Future participants—Future workers and beneficiaries, who are under age 15 or not yet born, as of the valuation year. (As noted in Table 3, the age 15 varies for valuation periods before 1984.)
Future scheduled tax income—OASDI tax income scheduled in current law.
Maximum transition cost—The cost of meeting the accrued benefit obligations of the old form while continuing the Social Security program in a completely different form, with all payroll taxes for work after the valuation date credited to the new benefit form. The maximum transition cost is determined as of the valuation date for current and past participants only. It is computed as the difference between
(a) The present value of all future accrued benefit obligations payable on the old form; and
(b) The value of the assets on the valuation date plus the present value of revenue from taxation of future accrued benefit obligations payable on the old form.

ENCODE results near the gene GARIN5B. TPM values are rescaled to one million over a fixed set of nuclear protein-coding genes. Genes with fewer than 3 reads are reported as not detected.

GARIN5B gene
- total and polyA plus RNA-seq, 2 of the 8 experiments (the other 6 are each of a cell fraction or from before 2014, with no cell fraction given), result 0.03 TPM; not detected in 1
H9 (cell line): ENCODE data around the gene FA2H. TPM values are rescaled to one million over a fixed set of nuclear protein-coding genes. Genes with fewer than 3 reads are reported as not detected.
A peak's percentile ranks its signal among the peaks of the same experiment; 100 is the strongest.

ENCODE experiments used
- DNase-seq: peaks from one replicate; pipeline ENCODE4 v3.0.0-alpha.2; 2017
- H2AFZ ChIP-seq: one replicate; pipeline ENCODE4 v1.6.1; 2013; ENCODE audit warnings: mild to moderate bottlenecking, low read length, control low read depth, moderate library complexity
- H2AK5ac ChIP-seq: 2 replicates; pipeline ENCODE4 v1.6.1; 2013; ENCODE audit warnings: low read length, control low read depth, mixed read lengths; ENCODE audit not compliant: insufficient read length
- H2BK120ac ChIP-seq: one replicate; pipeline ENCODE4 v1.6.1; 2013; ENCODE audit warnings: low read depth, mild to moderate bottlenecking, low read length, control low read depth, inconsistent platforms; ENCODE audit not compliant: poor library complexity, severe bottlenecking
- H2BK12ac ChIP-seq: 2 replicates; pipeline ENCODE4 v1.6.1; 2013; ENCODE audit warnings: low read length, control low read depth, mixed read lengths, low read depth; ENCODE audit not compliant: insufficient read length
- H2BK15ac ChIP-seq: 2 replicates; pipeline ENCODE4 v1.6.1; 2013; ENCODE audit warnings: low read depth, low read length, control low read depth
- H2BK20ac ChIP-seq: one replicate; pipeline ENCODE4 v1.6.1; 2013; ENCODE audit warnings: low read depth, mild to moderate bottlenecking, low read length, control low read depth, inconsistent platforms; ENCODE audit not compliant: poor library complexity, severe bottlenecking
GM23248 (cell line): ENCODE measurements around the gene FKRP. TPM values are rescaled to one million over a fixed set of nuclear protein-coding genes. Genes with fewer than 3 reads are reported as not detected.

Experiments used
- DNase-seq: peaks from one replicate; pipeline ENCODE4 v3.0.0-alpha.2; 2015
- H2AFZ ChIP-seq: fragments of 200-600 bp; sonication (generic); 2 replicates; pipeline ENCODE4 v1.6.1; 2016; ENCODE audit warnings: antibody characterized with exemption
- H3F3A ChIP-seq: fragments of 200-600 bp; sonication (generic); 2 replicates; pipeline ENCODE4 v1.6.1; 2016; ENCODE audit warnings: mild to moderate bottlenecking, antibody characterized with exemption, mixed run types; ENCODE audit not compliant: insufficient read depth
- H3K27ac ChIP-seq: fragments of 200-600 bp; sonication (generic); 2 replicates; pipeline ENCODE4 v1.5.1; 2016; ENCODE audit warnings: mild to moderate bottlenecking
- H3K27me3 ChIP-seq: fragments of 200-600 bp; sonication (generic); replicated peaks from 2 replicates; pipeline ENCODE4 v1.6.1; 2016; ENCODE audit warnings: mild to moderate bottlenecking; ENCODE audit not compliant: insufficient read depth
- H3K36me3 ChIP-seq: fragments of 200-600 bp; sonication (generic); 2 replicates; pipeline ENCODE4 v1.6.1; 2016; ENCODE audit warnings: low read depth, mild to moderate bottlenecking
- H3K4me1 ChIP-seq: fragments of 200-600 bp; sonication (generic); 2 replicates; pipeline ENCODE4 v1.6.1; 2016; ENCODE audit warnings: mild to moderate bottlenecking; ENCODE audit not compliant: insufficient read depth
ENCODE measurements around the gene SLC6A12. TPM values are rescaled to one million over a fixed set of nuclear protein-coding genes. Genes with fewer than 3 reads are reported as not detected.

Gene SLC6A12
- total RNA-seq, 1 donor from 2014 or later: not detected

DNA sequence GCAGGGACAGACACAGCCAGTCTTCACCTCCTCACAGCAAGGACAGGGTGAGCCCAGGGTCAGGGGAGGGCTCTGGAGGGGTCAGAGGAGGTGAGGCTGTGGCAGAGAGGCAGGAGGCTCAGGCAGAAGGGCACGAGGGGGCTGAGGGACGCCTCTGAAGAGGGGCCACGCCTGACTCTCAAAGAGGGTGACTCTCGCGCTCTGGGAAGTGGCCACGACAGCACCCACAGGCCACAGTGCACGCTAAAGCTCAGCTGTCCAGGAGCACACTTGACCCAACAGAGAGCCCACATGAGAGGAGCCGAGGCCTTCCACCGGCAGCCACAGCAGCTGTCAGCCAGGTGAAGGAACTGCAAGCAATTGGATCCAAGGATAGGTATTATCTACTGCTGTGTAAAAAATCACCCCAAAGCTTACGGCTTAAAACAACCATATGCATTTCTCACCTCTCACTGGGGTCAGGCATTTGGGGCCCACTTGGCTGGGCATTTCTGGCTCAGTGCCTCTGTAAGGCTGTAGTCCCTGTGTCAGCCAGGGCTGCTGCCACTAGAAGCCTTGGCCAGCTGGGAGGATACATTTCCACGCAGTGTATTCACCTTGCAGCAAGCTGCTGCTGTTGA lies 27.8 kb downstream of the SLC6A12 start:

The projection period ends 100 years past the valuation date in order to capture the lifetime of all the current participants included in the valuation.
Open group unfunded obligation—Determined as of the valuation date over a specified time period (such as over the long-range 75-year period), computed as the difference between:
(a) The present value of the future cost of the program between the valuation date and the end of the specified time period, and
(b) The sum of the assets in the trust fund as of the valuation date and the present value of the future scheduled tax income of the program between the valuation date and the end of the specified time period.